Trial gave public viewing rights into private life of small-screen star

By Martin Evans, Gordon Rayner

Actor William Roach. Photo / Brett Phibbs
Actor William Roach. Photo / Brett Phibbs

During a television interview before his arrest, Bill Roache decided to share his views on the subject of celebrities who are accused of sexually assaulting fans.

"There's a fringe of people," he said, "who have these groupies, these girls, they're sexually active and they don't ask for a birth certificate, they don't know what age they may be.

"They're certainly not grooming them and exploiting them, but they can be caught in this trap. These people are instantly stigmatised, some will be innocent, some will not."

As he spoke on a New Zealand television station, he had no idea he was about to join the ranks of celebrities accused of raping and indecently assaulting "groupies" in the distant past. In fact, it was this very interview last March that prompted a woman to contact police saying she had been assaulted by Roache in the 1960s which, in turn, led to other women coming forward with similar claims.

Yesterday, a jury decided their allegations were baseless, but not before Roache's private life had been dissected in minute and painful detail over the course of the month-long trial.

Like his Coronation Street co-stars Michael Le Vell and Andrew Lancel, who were both cleared of historic sex offences last year, Roache, 81, will be able to carry on with his career, but only after enduring a brutal character assassination in court.

In his 53 years in Coronation Street, Roache's character, Ken Barlow, has had three wives and relationships with more than 20 other women, yet his personal life has been far more colourful. In a police statement read out in court, Roache said: "I accept that I have taken the opportunity to have sex with many women. I enjoy having sex with mature women."

In fact, he admitted in a recent interview that he had slept with up to 1000 women, and confessed to repeatedly cheating on his first wife, Anna, the mother of his two eldest children, from whom he was divorced in 1974.

He said: "I didn't have any control over my own sex drive ... There were plenty of girls around. I shouldn't have done it. It depressed me. I'm so sorry for the things that I did. The hurt was the children. I'll always regret that. Every morning I woke up regretting and hurting."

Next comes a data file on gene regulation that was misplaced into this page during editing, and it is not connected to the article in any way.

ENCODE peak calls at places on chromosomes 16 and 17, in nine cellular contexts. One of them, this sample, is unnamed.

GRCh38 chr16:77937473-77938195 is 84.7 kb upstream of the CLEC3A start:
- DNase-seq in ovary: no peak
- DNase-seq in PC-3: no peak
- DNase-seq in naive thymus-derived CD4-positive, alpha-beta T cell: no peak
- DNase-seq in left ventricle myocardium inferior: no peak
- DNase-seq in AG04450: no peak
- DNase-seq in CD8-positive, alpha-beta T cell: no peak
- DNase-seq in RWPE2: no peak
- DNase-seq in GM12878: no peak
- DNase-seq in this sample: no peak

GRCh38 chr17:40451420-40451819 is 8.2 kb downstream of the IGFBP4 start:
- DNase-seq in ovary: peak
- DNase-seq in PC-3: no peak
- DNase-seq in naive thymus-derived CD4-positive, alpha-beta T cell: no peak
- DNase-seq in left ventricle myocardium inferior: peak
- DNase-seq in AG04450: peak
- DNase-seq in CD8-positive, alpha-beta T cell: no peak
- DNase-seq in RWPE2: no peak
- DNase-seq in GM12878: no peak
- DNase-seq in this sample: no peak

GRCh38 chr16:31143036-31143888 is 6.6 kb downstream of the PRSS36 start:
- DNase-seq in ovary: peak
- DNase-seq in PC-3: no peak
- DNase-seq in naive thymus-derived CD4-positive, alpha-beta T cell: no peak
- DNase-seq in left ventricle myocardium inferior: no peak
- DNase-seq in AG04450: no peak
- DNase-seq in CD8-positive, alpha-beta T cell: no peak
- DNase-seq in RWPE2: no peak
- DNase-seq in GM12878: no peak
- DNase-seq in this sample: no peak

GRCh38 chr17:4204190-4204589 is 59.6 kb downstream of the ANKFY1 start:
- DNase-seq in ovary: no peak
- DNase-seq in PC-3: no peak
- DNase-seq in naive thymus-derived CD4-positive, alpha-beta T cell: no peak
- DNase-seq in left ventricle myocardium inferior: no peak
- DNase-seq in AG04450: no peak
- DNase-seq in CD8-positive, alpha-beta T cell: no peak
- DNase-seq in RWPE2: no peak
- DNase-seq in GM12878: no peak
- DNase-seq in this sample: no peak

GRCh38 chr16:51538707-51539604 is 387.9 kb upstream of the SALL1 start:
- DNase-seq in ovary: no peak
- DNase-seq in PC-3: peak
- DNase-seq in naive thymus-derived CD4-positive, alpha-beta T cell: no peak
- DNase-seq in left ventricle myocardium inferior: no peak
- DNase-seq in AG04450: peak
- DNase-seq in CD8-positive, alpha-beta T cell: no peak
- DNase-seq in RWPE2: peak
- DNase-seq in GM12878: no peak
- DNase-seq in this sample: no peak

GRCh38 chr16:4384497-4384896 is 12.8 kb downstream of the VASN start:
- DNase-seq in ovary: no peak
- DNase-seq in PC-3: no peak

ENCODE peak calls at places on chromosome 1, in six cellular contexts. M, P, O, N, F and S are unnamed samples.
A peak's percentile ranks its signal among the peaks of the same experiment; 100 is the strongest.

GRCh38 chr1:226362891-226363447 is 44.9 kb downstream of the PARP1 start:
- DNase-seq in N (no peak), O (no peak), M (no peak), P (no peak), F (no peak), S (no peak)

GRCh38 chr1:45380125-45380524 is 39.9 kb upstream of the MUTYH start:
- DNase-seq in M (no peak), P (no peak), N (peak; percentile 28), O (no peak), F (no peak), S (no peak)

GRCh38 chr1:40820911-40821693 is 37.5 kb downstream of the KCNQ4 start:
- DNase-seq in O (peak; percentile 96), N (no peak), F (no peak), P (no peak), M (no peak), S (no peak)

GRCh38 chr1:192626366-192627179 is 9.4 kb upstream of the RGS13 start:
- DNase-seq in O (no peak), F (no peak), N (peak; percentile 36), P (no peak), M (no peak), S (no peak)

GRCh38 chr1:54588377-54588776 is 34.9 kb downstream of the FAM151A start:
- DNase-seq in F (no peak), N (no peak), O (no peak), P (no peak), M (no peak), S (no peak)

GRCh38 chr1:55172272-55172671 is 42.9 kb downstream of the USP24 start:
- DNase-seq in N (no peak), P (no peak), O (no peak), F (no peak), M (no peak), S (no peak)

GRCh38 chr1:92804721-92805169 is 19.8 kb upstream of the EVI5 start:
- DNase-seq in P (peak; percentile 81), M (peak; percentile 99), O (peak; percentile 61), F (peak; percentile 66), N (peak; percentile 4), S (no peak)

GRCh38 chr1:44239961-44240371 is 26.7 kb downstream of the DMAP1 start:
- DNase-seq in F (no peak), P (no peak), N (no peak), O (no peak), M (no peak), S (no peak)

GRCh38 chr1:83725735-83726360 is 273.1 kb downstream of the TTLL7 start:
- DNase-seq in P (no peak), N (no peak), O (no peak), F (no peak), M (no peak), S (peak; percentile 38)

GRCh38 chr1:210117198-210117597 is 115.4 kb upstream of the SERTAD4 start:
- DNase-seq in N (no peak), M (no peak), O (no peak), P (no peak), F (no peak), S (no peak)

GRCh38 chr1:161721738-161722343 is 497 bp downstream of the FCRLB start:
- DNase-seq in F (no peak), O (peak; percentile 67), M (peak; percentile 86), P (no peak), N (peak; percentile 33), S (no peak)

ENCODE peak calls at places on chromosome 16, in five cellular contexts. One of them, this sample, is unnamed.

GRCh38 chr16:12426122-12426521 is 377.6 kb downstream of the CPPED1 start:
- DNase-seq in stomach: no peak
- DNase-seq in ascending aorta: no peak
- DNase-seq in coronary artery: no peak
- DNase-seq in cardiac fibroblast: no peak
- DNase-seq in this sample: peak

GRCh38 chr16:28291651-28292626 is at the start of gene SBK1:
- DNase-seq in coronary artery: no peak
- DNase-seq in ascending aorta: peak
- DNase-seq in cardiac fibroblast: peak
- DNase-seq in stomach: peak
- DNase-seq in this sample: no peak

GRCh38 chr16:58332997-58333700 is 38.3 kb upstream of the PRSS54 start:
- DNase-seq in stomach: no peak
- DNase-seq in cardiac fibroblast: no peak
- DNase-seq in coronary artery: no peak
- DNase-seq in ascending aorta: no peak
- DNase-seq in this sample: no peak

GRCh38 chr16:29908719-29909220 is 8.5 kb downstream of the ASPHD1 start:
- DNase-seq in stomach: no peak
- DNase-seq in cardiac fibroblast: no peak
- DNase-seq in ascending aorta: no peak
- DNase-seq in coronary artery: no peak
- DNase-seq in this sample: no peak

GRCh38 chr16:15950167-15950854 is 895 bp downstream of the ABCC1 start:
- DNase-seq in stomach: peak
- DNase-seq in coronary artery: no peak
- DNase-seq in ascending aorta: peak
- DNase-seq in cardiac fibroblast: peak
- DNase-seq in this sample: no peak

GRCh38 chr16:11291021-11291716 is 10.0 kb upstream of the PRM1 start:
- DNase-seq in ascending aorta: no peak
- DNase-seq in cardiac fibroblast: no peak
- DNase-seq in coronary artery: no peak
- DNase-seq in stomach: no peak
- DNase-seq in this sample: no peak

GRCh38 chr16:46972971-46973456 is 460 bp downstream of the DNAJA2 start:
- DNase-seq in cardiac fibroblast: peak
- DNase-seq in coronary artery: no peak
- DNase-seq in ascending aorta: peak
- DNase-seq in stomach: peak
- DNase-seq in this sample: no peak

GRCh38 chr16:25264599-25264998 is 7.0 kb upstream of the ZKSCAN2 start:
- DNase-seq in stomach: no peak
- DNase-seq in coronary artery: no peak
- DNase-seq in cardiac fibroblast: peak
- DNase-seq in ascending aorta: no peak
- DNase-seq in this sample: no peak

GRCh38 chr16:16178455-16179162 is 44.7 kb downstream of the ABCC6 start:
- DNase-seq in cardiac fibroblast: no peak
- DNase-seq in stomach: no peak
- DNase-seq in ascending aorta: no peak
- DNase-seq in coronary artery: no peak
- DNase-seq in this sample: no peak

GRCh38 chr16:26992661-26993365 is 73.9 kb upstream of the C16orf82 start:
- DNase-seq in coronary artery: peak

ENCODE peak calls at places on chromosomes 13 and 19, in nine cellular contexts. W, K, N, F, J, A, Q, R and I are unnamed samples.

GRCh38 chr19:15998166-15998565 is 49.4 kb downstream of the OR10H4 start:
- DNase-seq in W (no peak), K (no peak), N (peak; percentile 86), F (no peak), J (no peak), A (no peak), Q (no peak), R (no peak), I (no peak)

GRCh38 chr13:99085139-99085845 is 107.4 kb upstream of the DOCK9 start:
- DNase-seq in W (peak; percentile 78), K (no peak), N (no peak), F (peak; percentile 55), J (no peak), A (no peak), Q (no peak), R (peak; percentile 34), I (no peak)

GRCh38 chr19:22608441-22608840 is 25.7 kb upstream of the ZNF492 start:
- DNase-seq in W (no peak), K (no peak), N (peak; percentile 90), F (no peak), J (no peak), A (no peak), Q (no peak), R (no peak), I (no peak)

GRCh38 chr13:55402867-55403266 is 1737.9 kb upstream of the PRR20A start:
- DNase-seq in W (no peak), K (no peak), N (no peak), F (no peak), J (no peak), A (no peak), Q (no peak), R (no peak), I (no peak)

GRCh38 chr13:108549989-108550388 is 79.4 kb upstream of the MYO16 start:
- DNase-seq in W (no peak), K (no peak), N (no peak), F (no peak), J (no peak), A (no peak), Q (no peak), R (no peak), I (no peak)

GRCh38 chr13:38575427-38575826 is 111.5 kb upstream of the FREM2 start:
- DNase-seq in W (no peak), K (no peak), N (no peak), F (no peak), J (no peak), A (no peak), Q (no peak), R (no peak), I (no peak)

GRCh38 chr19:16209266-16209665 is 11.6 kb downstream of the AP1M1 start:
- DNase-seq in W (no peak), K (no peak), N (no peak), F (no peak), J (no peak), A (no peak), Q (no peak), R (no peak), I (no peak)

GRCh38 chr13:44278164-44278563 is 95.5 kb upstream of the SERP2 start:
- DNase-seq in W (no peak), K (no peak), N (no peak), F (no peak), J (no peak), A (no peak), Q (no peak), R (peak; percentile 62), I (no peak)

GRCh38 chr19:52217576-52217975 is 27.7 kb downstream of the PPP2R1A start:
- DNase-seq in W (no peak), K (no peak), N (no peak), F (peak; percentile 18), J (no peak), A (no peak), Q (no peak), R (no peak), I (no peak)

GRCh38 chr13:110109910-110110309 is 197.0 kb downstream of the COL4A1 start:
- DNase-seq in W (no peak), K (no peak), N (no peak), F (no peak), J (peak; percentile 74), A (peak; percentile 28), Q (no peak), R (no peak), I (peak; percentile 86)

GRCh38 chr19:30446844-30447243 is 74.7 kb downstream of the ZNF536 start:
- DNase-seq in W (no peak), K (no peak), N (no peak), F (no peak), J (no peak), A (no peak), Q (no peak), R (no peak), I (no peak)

Roache, supported each day of his trial by three of his four children, had to sit in silence as a woman said that as a 15-year-old fan she was subjected to a "cold, calculating rape" when she called at his house, one of two rapes and five indecent assaults he was accused of. Yet even before the jury at Preston Crown Court had retired to consider its verdicts, it was clear the prosecution was on shaky ground.

Part way through the trial, Justice Sir Timothy Holroyde had ordered the jury to return a not guilty verdict on one indecent assault charge after the alleged victim said she had "no actual memory" of it.

The defence was also able to show that the women's claims were in some cases hopelessly inaccurate. The accusers' claims were also at odds with the "lovely" man and "perfect gentleman" described by Roache's co-stars, including his on-screen wife Anne Kirkbride.

Born in Derbyshire in 1932 and initially educated by his grandfather, a spiritualist and hypnotist, Roache served in the Royal Welsh Fusiliers, rising to the rank of captain. After being demobbed he won a series of minor television roles including one in a Granada television play called Marking Time, in which he was spotted by Tony Warren, the creator of Coronation Street.

After the collapse of his first marriage he married again in 1978 and had a son and two daughters, but tragedy struck when one daughter, Edwina, died aged just 18 months. Struggling with his grief, he turned to spirituality.

Following the death of his second wife, Sara, in 2009, he began a relationship with weather presenter Emma Jesson, 44, but last year they split up after Roache declared a desire to throw himself more fully into the Pure Love Movement, a Manchester-based group that believes "pure love conquers all".

After he was cleared yesterday he gave thanks to the support he had had from the "Circle of Love". It was as he was asked about his belief system that his views on sex abuse were aired during the TV interview last year. Asked if sex abuse victims "bring it on themselves", Roache said: "No, not quite, and yet yes ... in that everything that happens to us has been a result of what we have been in previous lives."

Referring to alleged child abusers, he added: "Whether they're proven guilty or not, we should not be judgmental about anybody else, ever. We shouldn't go around condemning, unforgiving. We should always be totally forgiving about everything."

- Daily Telegraph UK

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